Blame Bad Technology for Late Fed Statements

Like many outdated offices, the Federal Reserve still uses a fax machine

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Today's Fed statement came out late today and it's all technology's fault, at least that's what Real Time Economics has decided. "Unlike almost all the other stuff that comes out of the government’s economic divisions, the Federal Reserve statement is distributed using decidedly 20th century technology." Like many outdated offices, the Fed still relies on fax machine's and copiers. The back up and mayhem ensues. Real Time Economic's details the haphazard process.

First, it makes its way from the Fed to the Treasury Department press room via fax machine around 2 p.m. Then, a reporter makes copies for the entire room–on Wednesday that was a heavier than usual five pages multiplied by 80 copies, or 400 pages.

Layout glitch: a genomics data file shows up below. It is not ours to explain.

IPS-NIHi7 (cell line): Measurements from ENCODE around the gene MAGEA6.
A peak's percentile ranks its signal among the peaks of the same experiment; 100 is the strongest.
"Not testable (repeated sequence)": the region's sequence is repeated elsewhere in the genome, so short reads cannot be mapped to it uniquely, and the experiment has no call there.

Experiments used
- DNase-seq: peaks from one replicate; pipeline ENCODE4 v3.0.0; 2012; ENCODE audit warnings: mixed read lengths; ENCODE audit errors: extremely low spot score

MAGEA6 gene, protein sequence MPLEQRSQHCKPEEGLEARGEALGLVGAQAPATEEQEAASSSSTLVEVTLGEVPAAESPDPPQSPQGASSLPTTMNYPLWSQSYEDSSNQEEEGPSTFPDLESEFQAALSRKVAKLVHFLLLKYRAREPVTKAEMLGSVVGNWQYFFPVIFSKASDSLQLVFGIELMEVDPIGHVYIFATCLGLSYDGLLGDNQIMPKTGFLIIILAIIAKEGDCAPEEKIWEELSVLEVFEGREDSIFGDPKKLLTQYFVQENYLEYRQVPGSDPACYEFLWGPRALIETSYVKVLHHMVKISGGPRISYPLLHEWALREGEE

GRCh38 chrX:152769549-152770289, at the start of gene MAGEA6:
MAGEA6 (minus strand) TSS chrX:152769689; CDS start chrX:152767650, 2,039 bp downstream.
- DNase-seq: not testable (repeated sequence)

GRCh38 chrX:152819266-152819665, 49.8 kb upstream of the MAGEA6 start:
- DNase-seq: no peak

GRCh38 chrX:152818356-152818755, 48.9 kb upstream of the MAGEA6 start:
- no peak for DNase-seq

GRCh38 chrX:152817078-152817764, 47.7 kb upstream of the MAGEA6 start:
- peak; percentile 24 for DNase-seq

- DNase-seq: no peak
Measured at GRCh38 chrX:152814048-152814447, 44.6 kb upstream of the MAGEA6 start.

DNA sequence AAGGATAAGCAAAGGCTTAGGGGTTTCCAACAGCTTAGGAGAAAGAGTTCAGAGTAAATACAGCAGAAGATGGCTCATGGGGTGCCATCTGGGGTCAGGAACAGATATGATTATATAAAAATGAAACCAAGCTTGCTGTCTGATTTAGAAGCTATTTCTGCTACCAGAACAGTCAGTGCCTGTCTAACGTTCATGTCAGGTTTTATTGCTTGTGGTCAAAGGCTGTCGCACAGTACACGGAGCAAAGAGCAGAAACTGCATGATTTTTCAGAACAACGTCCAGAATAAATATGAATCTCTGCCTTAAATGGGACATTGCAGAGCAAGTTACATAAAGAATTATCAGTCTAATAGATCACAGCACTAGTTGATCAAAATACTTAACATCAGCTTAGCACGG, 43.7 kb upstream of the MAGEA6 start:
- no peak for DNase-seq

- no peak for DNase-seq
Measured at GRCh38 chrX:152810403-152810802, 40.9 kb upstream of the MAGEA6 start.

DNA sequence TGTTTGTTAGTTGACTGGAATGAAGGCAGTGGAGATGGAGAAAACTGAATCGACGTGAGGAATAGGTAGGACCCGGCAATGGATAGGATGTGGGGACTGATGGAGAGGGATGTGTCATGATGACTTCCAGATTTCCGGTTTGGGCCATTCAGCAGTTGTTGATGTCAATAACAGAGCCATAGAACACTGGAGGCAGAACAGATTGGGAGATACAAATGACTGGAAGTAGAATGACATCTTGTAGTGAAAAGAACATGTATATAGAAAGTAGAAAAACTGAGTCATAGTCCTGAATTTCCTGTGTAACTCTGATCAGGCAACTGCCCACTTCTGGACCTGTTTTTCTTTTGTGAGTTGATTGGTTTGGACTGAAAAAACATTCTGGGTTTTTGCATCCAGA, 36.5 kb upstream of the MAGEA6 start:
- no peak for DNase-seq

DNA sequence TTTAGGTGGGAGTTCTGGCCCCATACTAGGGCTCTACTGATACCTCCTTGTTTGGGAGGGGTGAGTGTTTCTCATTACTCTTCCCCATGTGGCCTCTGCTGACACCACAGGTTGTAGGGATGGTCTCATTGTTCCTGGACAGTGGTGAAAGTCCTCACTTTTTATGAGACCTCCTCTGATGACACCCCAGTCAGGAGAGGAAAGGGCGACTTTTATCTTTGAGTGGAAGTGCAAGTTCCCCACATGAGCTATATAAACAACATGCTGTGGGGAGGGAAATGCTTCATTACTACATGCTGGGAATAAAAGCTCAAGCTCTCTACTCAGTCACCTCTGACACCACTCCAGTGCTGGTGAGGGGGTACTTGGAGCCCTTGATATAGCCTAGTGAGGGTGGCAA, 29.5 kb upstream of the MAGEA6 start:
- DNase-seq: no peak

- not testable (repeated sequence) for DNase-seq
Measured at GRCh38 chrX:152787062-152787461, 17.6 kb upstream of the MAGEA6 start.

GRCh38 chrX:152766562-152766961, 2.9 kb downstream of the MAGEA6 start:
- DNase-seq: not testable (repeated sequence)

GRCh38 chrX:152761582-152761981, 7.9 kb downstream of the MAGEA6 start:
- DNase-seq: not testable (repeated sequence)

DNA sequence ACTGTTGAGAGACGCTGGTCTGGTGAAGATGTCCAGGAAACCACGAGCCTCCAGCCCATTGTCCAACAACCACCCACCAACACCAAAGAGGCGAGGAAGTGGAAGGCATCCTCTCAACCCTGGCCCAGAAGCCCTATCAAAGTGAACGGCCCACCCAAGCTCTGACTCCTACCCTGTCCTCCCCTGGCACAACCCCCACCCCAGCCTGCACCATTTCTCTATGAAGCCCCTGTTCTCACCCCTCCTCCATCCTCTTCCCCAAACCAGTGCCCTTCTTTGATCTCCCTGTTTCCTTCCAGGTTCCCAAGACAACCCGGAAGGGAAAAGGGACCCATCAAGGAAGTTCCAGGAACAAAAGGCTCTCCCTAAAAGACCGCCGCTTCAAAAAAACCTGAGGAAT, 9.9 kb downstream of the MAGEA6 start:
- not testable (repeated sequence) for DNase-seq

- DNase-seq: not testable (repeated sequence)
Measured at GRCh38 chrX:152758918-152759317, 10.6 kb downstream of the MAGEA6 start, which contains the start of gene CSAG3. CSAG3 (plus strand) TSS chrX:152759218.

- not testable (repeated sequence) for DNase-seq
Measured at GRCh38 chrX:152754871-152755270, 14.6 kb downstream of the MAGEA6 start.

And, of course, the copier froze. The reporter had to run to another room and use a Treasury machine, spending precious minutes.

Typically, reporters get 10 minutes to read through the statement and write their stories. Because of the copier jam, that was cut to an eight minute countdown.

When time is up, one lucky Treasury Department official counts down the last 10 seconds and rings a ship’s bell, and the headlines fly. That was at about 2:23 p.m. — a little later than usual.

You see the problem here — fax and copy machines are the weak link. For all the times you’ve cursed a reluctant printer, imagine doing that with hot Fed news in hand.

Of course, the process never changes, so we're not quite sure why the Fed hasn't built time in for these types of glitches.

This article is from the archive of our partner The Wire.